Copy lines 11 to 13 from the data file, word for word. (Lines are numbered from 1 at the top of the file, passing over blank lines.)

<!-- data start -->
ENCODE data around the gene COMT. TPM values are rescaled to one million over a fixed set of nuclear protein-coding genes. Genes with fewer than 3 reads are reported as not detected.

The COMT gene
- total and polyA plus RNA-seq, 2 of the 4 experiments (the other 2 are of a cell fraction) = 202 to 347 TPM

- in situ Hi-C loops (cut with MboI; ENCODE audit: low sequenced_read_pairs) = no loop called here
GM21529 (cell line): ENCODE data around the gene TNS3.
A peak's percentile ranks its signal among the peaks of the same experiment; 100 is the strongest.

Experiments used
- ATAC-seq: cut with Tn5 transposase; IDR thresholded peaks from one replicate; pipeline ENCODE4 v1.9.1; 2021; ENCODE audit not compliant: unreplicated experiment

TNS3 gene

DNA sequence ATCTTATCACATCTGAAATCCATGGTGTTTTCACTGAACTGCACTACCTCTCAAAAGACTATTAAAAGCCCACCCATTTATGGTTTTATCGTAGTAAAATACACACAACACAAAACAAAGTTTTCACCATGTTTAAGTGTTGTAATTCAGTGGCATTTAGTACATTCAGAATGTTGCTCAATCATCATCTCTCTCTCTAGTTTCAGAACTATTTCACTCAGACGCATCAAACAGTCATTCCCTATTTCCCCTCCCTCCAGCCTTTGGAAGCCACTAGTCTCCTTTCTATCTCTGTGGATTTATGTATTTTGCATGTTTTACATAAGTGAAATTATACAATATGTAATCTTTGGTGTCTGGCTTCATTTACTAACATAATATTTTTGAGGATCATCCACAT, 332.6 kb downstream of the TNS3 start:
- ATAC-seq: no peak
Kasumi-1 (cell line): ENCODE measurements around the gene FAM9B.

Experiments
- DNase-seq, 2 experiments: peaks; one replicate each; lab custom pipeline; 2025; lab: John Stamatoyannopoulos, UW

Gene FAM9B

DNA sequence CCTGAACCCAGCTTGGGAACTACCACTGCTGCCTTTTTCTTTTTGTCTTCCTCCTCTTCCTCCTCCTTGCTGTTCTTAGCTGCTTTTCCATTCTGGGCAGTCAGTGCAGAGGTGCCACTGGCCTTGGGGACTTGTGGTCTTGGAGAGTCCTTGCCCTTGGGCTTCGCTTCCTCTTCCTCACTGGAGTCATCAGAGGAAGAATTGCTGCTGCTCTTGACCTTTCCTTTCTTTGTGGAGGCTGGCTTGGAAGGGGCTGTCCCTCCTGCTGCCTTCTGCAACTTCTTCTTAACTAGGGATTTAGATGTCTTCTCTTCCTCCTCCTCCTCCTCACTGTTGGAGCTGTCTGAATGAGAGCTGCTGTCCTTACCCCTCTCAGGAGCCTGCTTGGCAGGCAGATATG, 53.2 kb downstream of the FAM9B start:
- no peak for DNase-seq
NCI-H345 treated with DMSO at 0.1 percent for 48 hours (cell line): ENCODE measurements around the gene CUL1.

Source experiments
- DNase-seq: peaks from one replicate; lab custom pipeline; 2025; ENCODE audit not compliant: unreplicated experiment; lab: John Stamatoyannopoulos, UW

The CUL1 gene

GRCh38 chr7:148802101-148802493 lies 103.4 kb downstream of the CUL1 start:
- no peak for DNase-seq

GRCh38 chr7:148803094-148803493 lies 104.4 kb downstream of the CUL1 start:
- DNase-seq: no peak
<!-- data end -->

- ATAC-seq: no peak
Kasumi-1 (cell line): ENCODE measurements around the gene FAM9B.

Experiments